The slab is also provided with stiffening ribs 14 extending across the slab orthogonally to and between ribs 13. Ribs 14 are of trapezoidal cross-section and extend downwardly to a lesser depth, 34 mm, than ribs 12 and 13. Ribs 12, 13 and 14 are all provided with longitudinal steel reinforcing bars embedded in the concrete.
Ribs 12, 13 and 14 together form a pattern of squares on the underside of the slab and within these squares, except for the squares at the corners of the slab, there are provided auxiliary ribs 15 of triangular cross-section and extending downwards by a lesser depth than ribs 14. These auxiliary ribs are arranged parallel to both pairs of sides of the slab and extend between the opposite ribs 12, 13, 14 defining the squares.
The squares at the corners of the slab are not provided with auxiliary ribs 15 but instead comprise diagonal reinforcing ribs 16 of depth and cross-section similar to ribs 12 and provided with similar reinforcing bars.
The lower surfaces of ribs 16 are flush with those of ribs 12. The purpose of diagonal ribs 16 is to give the slab increased strength adjacent the corners, where the maximum stress is concentrated when the slab is supported at its corners and a load is imposed on the upper surface of the slab.
The slab shown in Figure 3 is also square, having a flat upper surface 21 of dimensions 600 mm x 600 mm and a reinforcing rib 22 of trapezoidal cross-section extending downwardly around the whole periphery of the slab. The depth of rib 22 is 40 mm and its lower surface width 25 mm. The slab has one reinforcing rib 23 similar to ribs 22 extending across the slab parallel to one pair of sides of the slab and also has stiffening ribs 25 of triangular cross-section extending in both orthogonal directions between the reinforcing ribs.
The slab is also provided with a further reinforcing rib 24 extending across the slab orthogonal to rib 23 and with diagonal reinforcing ribs 26 extending between opposite corners of the squares defined by ribs 22, 23 and 24. Ribs 24 and 26 are of lesser depth (34 mm) than ribs 22 and are reinforced by embedded steel bars in the same manner as ribs 22. As in the slab of Figure 2, these diagonal ribs increase the strength of the slab at its corners which are subject to stress when the slab is supported at the corners and bears a load.
The slabs of all the Figures have a maximum depth of 40 mm and, as shown in the drawings, the outside surfaces of the peripheral ribs are inwardly inclined in the downward direction so that the maximum horizontal dimensions of the slab are those of its upper surface (600 mm x 600 mm). The slab upper surfaces may be accurately dimensioned to provide a close fit when the slabs are laid side-by-side to form a false floor. The edges of the slabs may be provided with a protective lipping of a plastics material such as PVC. Alternatively, as shown in Figure 4 the edges of the slabs may be provided with a metal edging 32 which is preferably cast into the edge of the slab when the slab is cast in a mould. Such metal edging may be provided on all the slabs of Figures 1-3.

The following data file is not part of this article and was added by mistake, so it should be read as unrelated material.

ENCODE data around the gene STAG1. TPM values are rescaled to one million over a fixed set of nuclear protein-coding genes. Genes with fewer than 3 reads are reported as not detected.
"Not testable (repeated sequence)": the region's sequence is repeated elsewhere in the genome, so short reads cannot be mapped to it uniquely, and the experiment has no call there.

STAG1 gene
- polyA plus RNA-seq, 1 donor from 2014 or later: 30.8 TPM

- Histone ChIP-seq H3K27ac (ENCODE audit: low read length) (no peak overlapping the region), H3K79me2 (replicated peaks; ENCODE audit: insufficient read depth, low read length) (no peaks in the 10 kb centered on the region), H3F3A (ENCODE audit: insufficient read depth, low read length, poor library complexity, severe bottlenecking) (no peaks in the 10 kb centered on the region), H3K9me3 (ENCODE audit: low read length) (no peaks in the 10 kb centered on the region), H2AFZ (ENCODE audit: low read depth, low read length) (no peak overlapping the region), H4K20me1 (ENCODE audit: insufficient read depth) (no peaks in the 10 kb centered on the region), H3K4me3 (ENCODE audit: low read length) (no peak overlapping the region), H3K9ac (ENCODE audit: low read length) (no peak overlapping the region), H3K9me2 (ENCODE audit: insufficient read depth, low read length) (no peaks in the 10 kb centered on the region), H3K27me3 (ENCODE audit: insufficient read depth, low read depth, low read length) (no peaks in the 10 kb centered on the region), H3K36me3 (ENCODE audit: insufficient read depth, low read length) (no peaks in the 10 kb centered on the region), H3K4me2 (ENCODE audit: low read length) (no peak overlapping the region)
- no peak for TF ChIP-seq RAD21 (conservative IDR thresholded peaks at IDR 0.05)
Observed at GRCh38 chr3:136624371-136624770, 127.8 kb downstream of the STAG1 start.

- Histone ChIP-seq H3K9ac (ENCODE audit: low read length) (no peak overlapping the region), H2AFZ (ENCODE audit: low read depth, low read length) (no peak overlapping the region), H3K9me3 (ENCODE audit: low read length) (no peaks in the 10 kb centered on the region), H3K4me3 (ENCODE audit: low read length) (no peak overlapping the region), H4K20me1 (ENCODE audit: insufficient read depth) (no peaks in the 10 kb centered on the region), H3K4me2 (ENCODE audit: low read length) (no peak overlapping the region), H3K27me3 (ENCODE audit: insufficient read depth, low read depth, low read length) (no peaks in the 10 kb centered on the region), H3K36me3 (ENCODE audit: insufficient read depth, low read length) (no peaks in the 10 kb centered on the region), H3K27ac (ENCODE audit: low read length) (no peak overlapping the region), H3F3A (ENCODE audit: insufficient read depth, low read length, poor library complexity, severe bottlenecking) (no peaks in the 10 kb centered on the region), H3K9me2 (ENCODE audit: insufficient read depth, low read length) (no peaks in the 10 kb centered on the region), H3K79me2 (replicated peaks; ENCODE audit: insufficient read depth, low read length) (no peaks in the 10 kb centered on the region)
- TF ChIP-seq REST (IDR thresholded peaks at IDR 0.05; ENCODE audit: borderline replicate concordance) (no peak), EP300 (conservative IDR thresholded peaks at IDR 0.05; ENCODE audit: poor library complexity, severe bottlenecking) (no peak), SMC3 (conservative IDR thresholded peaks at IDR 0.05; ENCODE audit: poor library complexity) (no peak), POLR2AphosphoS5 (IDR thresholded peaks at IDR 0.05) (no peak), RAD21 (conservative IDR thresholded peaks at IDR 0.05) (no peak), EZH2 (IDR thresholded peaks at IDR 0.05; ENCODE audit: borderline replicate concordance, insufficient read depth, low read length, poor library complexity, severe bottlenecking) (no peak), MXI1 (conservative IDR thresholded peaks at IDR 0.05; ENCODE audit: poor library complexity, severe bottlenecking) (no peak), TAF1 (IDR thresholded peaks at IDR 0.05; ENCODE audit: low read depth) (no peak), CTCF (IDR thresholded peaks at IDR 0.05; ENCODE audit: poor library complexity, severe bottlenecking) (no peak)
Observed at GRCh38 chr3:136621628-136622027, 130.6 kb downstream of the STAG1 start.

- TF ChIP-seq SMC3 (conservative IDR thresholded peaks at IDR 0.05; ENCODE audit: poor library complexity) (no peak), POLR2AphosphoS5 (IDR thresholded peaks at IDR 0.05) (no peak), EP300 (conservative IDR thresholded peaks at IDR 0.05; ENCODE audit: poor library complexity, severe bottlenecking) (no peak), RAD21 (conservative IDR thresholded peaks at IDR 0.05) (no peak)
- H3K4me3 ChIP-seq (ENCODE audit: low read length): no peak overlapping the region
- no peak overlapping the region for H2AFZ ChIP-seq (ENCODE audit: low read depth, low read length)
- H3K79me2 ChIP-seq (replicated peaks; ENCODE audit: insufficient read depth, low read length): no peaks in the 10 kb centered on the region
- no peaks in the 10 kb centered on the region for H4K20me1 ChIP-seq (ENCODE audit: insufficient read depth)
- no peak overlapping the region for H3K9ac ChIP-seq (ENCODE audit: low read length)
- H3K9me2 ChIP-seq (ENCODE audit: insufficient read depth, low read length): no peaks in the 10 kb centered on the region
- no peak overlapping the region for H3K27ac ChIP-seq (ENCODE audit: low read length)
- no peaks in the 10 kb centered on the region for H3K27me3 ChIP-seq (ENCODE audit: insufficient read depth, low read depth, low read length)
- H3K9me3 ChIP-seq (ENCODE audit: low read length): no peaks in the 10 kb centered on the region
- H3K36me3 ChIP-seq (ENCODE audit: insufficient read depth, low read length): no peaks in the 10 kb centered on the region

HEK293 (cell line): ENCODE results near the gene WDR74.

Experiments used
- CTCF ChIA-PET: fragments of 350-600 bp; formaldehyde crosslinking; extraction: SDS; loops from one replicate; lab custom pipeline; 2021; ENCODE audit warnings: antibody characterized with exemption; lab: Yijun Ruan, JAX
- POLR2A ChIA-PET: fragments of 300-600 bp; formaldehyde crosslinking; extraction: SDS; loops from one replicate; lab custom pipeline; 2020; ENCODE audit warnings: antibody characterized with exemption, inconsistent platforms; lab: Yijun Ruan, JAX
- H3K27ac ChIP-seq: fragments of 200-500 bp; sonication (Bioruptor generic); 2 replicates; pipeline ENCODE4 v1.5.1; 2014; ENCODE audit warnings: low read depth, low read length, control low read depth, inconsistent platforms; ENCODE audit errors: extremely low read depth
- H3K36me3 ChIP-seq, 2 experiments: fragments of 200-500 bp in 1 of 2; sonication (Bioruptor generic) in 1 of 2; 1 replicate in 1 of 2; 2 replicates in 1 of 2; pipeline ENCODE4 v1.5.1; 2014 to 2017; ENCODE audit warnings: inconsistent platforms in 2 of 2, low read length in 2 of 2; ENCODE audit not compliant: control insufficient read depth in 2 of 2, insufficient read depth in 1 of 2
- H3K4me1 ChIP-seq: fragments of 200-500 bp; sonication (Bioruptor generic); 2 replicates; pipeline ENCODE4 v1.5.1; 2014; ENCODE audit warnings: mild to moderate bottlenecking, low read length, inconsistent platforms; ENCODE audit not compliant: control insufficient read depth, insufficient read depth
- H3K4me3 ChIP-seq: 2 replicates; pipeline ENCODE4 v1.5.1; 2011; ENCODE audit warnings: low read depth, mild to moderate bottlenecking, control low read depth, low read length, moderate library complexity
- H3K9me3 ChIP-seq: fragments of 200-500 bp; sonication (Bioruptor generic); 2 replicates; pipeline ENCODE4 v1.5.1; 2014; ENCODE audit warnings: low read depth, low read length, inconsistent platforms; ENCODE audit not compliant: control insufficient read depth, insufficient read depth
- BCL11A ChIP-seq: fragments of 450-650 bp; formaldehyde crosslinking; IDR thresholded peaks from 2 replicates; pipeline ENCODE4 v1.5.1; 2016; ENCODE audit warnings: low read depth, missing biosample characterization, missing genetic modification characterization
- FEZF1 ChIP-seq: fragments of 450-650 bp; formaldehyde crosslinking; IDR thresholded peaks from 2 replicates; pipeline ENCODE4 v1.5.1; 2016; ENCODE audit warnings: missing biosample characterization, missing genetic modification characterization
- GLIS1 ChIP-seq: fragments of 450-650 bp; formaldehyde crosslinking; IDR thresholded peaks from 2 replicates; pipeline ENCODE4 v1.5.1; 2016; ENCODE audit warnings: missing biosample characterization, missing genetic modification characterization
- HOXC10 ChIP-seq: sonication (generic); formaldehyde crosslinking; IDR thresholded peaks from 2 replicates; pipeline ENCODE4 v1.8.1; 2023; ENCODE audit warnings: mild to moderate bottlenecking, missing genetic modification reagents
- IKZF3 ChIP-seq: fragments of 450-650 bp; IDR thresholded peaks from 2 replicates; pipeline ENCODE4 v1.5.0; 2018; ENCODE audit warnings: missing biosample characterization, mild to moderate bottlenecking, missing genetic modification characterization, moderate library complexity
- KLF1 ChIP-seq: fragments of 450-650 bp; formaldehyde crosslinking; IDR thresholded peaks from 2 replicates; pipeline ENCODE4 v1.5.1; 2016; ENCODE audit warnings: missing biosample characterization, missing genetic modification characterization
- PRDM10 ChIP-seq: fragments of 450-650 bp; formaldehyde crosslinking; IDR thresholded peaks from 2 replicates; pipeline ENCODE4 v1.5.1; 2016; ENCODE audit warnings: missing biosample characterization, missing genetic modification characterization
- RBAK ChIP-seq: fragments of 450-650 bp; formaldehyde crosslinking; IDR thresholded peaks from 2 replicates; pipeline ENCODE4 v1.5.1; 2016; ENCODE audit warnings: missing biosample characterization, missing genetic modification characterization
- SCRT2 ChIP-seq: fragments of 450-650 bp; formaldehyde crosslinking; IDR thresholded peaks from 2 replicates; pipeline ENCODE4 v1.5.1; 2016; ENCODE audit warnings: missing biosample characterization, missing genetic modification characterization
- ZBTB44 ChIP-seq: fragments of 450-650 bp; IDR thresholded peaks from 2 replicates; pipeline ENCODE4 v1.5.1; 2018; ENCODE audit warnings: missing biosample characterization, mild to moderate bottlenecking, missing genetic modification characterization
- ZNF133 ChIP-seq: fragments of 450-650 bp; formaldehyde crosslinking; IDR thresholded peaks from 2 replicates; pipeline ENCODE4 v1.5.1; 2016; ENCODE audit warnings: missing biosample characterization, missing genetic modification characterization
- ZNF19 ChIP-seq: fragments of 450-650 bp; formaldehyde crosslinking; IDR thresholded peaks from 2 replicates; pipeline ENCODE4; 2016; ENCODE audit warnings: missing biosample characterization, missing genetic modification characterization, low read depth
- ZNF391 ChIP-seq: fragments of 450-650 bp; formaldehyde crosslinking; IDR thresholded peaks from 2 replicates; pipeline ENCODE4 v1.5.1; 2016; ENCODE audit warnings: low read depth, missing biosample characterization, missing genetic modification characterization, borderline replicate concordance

As shown in the drawings, the lower surfaces of the peripheral reinforcing rib at the corners of the slab are provided with recesses 31, of depth of about 2 mm.
These recesses assist correct location of the slab on the pedestals used to support the corners of the slab when the slab is installed in a building. The pedestals may be provided with bosses upstanding from the pedestal surface to engage the recesses. The recesses may also assist correct location of the metal reinforcing bars within the concrete during casting.
A hole may be provided in the panel to accommodate a service outlet box to allow passage of cables, pipes and the like through the slab and additional reinforcing ribs may be provided surrounding the hole. The slab may also be formed with one or more apertures to facilitate lifting and handling of the slab.
The preferred composition of the concrete used for casting the slab is as follows: Cement from 650 to 750 Kg Inert filler of density from) 800 to 1000 Kg/m3 and ) from 750 to 850 Kg particle size up to 3 mm } Pulverized fuel ash from 120 to 160 Kg Micro silica slurry from 70 to 90 litres Steel fibres from 45 to 60 Kg.
The slabs of all the Figures are formed by casting a concrete having the following compositions per cubic metre: Cement 700 Kgs Inert filler (up to 3 mm diameter) 800 Kgs Pulverised fuel ash 140 Kgs Micro silica slurry (Emsac F 100, a slurry containing 50% silica in 508 water) 80 litres Steel fibres (0.4 mm x 30 or 0.4 mm x 25 mm) 52 Kgs The slabs are formed by conventional casting methods and the reinforcing bars are incorporated in the reinforcing ribs in known manner.
All the above-described slabs have a weight not exceeding 20 Rg and meet the requirements of Performance Specification MOB 08.801.